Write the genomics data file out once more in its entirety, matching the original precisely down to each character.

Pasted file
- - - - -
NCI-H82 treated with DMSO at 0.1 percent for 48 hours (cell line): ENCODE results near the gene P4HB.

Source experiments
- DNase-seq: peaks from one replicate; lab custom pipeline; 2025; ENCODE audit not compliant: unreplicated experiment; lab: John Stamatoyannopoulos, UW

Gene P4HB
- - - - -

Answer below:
NCI-H82 treated with DMSO at 0.1 percent for 48 hours (cell line): ENCODE results near the gene P4HB.

Source experiments
- DNase-seq: peaks from one replicate; lab custom pipeline; 2025; ENCODE audit not compliant: unreplicated experiment; lab: John Stamatoyannopoulos, UW

Gene P4HB